Glia are known to respond to changes in neural activity, but molecular mechanisms underlying these responses are just beginning to be deciphered. Projects in the lab are designed to identify glia-specific molecules that change in response to changes in neural activity and understand how these genes regulate glial cell biology. To begin, we have now identified several microglia-specific genes that change following manipulation of visual sensory experience.

        1. Understanding the functional consequences of glia-synapse interactions in health and disease

        The functional significance of glial responses to changes in activity and interactions with synapses are still relatively unknown. Beginning with microglia, we are using cell-specific genetic approaches to understand how these cell types contribute to the structure and overall function of synaptic circuits. Furthermore, it is now appreciated that abnormalities in synaptic connectivity and glial cells are hallmarks of several neurodevelopmental and neuropsychiatric disorders. Thus, ongoing projects in the lab are also aimed at understanding how CNS glial cells contribute to this abnormal brain circuitry.

        Rotation Projects

        There are a variety of rotation projects that use a variety of imaging and biochemical techniques to assess glial function in the CNS. The main projects are highlighted below.

        1. Assessing glial responses to changes in neural activity by in vitro and in vivo live imaging.

        2. Identifying molecular mechanisms underlying activity-dependent changes in glial cells.

        3. Assessing structural and functional changes in brain wiring in response to manipulation of glial cell function.

        selected publications
        List All   |   Timeline
        1. Schafer DP, Heller CT, Gunner G, Heller M, Gordon C, Hammond T, Wolf Y, Jung S, Stevens B. Microglia contribute to circuit defects in Mecp2 null mice independent of microglia-specific loss of Mecp2 expression. Elife. 2016 Jul 26; 5.
          View in: PubMed
        2. Frost JL, Schafer DP. Microglia: Architects of the Developing Nervous System. Trends Cell Biol. 2016 Aug; 26(8):587-97.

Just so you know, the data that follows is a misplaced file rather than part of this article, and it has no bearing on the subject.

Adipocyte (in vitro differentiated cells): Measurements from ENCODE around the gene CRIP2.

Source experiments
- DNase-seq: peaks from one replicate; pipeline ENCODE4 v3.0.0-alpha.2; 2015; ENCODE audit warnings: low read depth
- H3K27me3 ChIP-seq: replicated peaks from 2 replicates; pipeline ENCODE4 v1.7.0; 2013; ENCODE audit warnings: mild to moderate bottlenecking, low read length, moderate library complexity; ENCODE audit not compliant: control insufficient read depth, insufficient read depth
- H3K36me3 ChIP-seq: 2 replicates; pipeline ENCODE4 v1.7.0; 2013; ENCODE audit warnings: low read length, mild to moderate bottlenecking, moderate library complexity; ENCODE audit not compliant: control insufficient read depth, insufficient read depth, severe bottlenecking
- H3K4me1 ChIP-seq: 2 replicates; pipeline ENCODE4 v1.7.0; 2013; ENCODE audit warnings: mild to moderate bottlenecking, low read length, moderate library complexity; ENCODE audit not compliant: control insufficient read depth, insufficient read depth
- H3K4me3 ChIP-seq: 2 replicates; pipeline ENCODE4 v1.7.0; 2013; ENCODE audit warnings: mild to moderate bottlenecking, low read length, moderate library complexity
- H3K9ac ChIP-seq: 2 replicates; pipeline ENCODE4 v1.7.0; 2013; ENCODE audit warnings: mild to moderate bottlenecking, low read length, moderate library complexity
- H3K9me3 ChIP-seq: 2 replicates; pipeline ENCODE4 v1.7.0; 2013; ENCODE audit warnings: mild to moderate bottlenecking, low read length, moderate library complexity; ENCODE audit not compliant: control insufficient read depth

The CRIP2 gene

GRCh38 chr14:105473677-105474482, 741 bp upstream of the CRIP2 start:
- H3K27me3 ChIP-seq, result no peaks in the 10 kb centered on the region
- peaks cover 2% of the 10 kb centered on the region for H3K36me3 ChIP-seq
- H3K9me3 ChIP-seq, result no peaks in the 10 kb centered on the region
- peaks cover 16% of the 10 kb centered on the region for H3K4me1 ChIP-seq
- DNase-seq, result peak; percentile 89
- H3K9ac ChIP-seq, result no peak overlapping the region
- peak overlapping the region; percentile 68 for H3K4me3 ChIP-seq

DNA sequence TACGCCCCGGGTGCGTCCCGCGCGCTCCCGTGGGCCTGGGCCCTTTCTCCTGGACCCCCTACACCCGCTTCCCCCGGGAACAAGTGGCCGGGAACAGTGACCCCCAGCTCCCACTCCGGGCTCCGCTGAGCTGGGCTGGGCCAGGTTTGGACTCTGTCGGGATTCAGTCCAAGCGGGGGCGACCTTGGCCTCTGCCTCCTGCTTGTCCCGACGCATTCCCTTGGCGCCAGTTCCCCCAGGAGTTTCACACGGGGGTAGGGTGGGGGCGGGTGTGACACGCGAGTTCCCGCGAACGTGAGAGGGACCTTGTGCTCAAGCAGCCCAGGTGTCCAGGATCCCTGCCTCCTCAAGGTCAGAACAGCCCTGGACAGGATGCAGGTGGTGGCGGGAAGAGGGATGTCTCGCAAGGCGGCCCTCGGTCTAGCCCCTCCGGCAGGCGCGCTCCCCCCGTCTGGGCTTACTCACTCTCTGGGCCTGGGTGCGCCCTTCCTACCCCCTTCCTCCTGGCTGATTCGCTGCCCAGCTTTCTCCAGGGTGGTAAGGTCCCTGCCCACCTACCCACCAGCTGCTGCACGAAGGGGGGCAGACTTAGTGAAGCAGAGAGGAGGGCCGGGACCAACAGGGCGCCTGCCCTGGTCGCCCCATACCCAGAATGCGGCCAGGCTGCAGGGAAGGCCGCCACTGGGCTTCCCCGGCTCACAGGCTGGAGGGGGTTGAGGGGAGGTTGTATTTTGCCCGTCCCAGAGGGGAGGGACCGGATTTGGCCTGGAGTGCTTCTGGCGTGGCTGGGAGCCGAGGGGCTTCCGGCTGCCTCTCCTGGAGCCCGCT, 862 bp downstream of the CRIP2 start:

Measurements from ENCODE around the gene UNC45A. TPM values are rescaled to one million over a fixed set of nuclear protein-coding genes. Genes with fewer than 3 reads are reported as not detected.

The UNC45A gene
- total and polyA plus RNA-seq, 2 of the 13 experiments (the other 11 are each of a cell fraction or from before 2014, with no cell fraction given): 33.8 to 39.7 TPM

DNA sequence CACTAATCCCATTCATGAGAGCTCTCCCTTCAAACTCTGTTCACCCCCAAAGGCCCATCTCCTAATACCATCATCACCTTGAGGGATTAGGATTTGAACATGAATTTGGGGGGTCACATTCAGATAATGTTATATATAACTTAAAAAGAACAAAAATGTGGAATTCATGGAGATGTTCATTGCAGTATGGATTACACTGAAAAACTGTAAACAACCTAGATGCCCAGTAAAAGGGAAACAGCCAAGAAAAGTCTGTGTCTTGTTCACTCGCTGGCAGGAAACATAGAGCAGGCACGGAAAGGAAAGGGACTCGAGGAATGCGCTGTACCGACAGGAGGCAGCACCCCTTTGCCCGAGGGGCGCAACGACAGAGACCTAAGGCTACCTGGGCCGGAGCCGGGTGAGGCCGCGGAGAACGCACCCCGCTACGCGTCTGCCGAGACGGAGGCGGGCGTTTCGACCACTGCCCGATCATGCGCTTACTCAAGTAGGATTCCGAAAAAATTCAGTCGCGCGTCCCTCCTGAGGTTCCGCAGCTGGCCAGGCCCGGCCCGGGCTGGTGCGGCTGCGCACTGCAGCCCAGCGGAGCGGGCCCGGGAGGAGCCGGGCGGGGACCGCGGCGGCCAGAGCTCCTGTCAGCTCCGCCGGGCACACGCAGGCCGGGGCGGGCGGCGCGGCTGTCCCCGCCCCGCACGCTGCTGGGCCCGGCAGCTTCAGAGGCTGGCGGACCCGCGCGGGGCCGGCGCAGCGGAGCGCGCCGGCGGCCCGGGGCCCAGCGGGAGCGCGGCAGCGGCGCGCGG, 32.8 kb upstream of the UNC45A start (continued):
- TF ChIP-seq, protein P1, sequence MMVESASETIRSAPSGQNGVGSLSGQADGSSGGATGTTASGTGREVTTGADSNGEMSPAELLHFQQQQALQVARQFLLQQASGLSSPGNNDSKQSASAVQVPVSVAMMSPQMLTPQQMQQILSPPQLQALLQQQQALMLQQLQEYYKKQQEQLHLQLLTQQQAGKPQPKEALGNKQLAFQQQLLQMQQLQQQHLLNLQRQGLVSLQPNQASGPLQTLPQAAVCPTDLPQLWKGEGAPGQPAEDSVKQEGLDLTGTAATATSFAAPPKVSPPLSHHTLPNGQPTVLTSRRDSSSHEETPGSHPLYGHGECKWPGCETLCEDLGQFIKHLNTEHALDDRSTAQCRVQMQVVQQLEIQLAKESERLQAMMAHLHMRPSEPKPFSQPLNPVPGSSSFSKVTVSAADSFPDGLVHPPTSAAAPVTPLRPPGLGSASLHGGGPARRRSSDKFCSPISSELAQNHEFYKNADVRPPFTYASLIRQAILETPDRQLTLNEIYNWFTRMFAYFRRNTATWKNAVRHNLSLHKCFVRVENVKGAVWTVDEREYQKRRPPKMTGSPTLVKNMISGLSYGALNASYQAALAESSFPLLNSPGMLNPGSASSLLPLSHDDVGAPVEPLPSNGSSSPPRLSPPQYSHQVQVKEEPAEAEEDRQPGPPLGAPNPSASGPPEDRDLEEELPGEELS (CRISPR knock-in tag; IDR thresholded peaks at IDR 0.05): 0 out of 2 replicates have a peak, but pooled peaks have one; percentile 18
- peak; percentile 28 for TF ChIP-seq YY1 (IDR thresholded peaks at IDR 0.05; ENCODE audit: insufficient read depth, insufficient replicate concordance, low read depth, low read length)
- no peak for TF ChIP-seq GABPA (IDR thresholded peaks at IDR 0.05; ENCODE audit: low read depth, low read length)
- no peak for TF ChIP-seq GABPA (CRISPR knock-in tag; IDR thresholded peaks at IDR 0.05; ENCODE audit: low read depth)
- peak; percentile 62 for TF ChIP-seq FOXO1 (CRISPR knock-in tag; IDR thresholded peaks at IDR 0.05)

View in: PubMed
        3. Schafer DP, Stevens B. Microglia Function in Central Nervous System Development and Plasticity. Cold Spring Harb Perspect Biol. 2015 Oct; 7(10):a020545.
          View in: PubMed
        4. Schafer DP, Stevens B. Brains, Blood, and Guts: MeCP2 Regulates Microglia, Monocytes, and Peripheral Macrophages. Immunity. 2015 Apr 21; 42(4):600-2.
          View in: PubMed
        5. Goldey GJ, Roumis DK, Glickfeld LL, Kerlin AM, Reid RC, Bonin V, Schafer DP, Andermann ML. Removable cranial windows for long-term imaging in awake mice. Nat Protoc. 2014 Nov; 9(11):2515-38.
          View in: PubMed
        6. Schafer DP, Lehrman EK, Heller CT, Stevens B. An engulfment assay: a protocol to assess interactions between CNS phagocytes and neurons. J Vis Exp. 2014 Jun 08; (88).
          View in: PubMed
        7. Schafer DP, Stevens B. Phagocytic glial cells: sculpting synaptic circuits in the developing nervous system. Curr Opin Neurobiol. 2013 Dec; 23(6):1034-40.
          View in: PubMed
        8. Schafer DP, Lehrman EK, Stevens B. The "quad-partite" synapse: microglia-synapse interactions in the developing and mature CNS. Glia. 2013 Jan; 61(1):24-36.
          View in: PubMed
        9. Schafer DP, Lehrman EK, Kautzman AG, Koyama R, Mardinly AR, Yamasaki R, Ransohoff RM, Greenberg ME, Barres BA, Stevens B. Microglia sculpt postnatal neural circuits in an activity and complement-dependent manner. Neuron. 2012 May 24; 74(4):691-705.
          View in: PubMed
        10. Susuki K, Yuki N, Schafer DP, Hirata K, Zhang G, Funakoshi K, Rasband MN. Dysfunction of nodes of Ranvier: a mechanism for anti-ganglioside antibody-mediated neuropathies. Exp Neurol. 2012 Jan; 233(1):534-42.
          View in: PubMed
        11. Schafer DP, Stevens B. Synapse elimination during development and disease: immune molecules take centre stage. Biochem Soc Trans. 2010 Apr; 38(2):476-81.
          View in: PubMed
        12. Schafer DP, Jha S, Liu F, Akella T, McCullough LD, Rasband MN. Disruption of the axon initial segment cytoskeleton is a new mechanism for neuronal injury. J Neurosci. 2009 Oct 21; 29(42):13242-54.
          View in: PubMed
        13. Liu F, Schafer DP, McCullough LD. TTC, fluoro-Jade B and NeuN staining confirm evolving phases of infarction induced by middle cerebral artery occlusion. J Neurosci Methods. 2009 Apr 30; 179(1):1-8.
          View in: PubMed
        14. Schafer DP, Rasband MN. Glial regulation of the axonal membrane at nodes of Ranvier. Curr Opin Neurobiol. 2006 Oct; 16(5):508-14.
          View in: PubMed
        15. Ogawa Y, Schafer DP, Horresh I, Bar V, Hales K, Yang Y, Susuki K, Peles E, Stankewich MC, Rasband MN. Spectrins and ankyrinB constitute a specialized paranodal cytoskeleton. J Neurosci. 2006 May 10; 26(19):5230-9.
          View in: PubMed
        16. Schafer DP, Custer AW, Shrager P, Rasband MN. Early events in node of Ranvier formation during myelination and remyelination in the PNS. Neuron Glia Biol. 2006 May; 2(2):69-79.
          View in: PubMed
        17. Schafer DP, Bansal R, Hedstrom KL, Pfeiffer SE, Rasband MN. Does paranode formation and maintenance require partitioning of neurofascin 155 into lipid rafts? J Neurosci. 2004 Mar 31; 24(13):3176-85.
          View in: PubMed